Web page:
Critias’s Sisyphus was by no means alone in making this assertion . In one fashion or another, Aristotle, Isocrates, Polybius, Diodorus, Strabo, Quintus Mucius Scaevola, Marcus Terentius Varro, and Marcus Tullius Cicero all echo his claim.

 

T HE SKEPTICISM VOICED BY THESE LUMINARIES WAS FOREIGN TO THE ORDINARY GREEK, BUT THE VERY REAL POLITICAL IMPORTANCE THAT THESE MEN ASCRIBED TO RELIGION WAS NOT.

 

The polls had a civic religion, and that religion was one of the chief sources of its unity and morale. For the Greeks, the gods were a constant presence. The Olympians might be thought to stand above the fray, but the gods and heroes of the land were taken to be the city’s protectors, sharing in its glory and suffering its reverses . In Greece as well as in Rome, it was commonly believed that no town could be captured prior to the departure of its patron deities . For this reason, some cities chained their gods down, and it was an event of profound political importance when a citizen managed to discover abroad and remove to a final resting place within the territory of his own polis the bones of a hero. Securing and maintaining divine favor was vital. As a consequence, propitiation of the gods could never be simply a private matter; piety was a public duty.

 

Just as the piety of the citizens was thought to protect the city, so also their misdeeds could threaten its survival. Indeed, the whole community might be made to suffer for the sins of a single man. Pindar compares divine vengeance to “a fire on a mountainside: though begotten of a single seed, it removes a great forest entirely from sight.” As a consequence, men were unwilling to take ship with an individual deemed guilty of offending the gods, and cities found it necessary to expel or even execute the impious and those who had polluted the community by murder, manslaughter, or some other infraction.

 

Just as patriotism required piety, so piety demanded patriotism. Treason was more than a political act, at least as politics is narrowly defined in modern times. The man who turned coat or simply abandoned his city in time of crisis betrayed not just his fellow citizens; he betrayed the gods as well. This explains why one peripatetic writer chose to list “offenses against the fatherland” under the category of “impiety.” It also explains why the law of Athens equated treason with the robbing of temples. The Athenians dealt with the two crimes in a single statute that called not just for the guilty party’s execution but also for the confiscation of his property and a denial to him of burial in his native soil.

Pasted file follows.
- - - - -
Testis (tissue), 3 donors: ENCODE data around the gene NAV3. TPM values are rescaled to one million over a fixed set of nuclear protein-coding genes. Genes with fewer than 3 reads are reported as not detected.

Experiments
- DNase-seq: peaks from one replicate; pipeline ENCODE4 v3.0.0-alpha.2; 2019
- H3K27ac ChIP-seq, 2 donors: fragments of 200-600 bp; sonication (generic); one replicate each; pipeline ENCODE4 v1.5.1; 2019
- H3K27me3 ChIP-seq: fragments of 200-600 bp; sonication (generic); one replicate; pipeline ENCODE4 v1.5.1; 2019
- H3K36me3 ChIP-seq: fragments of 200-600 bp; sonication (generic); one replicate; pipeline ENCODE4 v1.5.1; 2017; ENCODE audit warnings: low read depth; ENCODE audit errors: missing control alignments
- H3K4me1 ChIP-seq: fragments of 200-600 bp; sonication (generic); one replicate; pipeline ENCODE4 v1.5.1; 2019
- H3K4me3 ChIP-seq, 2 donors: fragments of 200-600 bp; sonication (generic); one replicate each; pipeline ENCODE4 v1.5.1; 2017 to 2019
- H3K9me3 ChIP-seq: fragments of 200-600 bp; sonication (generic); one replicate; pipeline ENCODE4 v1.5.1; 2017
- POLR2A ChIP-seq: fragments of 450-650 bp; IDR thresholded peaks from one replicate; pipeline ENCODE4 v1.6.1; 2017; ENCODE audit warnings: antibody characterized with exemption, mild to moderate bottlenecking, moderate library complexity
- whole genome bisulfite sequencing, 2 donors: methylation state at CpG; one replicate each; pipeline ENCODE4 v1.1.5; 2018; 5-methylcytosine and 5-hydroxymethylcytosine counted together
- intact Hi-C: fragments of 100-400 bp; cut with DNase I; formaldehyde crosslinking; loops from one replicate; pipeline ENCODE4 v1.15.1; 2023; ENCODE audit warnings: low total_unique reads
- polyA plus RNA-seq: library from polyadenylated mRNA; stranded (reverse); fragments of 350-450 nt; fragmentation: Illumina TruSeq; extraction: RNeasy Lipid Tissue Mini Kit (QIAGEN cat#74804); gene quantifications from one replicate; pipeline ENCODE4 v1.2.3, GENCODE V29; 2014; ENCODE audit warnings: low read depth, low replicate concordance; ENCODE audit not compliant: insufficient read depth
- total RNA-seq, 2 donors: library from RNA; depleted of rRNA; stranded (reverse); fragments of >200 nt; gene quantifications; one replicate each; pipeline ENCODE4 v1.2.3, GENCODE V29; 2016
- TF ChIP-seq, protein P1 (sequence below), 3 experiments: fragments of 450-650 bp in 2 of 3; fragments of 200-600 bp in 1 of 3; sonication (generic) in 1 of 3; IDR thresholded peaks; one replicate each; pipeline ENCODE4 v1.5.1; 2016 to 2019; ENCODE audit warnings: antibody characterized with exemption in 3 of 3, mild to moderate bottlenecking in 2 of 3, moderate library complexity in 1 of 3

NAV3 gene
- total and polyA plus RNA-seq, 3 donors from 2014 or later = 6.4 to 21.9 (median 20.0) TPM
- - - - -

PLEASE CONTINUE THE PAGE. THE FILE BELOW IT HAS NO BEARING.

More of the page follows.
To reinforce the conviction that the gods required of citizens a total devotion to the common good, the ancient cities resorted to the administering of oaths. Fortunately for us, an Athenian orator took the trouble to explain in detail the logic of this practice to the members of a jury. “The oath is the force holding the democracy together for all time.”

 

                              Paul Rahe is associate professor of history at

                              the University of Tulsa. He has written extensively

                              on classical antiquity, early modern political theory,

                              and the American founding . He is the author of

                              Republics Ancient and Modern Classical Republicanism

                              1992), from which this article was adapted. Copyright @

                              1993 by Paul Rahe.

 

SOURCE:

WQ WINTER Magazine

(pgs. 58-64)


FINAL CHAPTER


FROM CITIZENS’ ARMY

TO SOCIAL LABORATORY



by: Charles Moskos




Charles Moskos, a former Wilson Center Fellow, is professor of sociology at Northwestern University. He is the author of The American Enlisted Man (1970), The Military—More Than Just a Job? (1988), A Call to Civic Service (1988), and the forthcoming The New Conscientious Objection (1993), with John W. Chambers.

 Copyright © 1993 by Charles Moskos.




T HESE ARE UNCERTAIN TIMES FOR THE ARMED FORCES OF THE UNITED STATES. HOW COULD THEY NOT BE? WITH THE COLD WAR OVER, THE VERY FOUNDATIONS OF OUR THINKING ABOUT NATIONAL SECURITY HAVE UNDERGONE VERY PROFOUND CHANGES.


Short of a terrible accident, the likelihood of a nuclear war between major powers is slim . Indeed, wars among any major powers appear unlikely, though terrorism and internal wars triggered by ethnic and religious animosities will be with us for some time, if not forever.


 More to the point, nonmilitary threats—economic competitiveness, environmental pollution, and crime—have now moved to the fore of our national-security preoccupations.


Of course, no serious observer sees the imminent end of warfare. Clausewitz’s dictum about war being the extension of politics by other means remains in the back of any thinking person’s mind. Nevertheless, we are witnessing the dawn of an era in which war between major powers is rejected as the principal, much less inevitable, means of resolving conflict.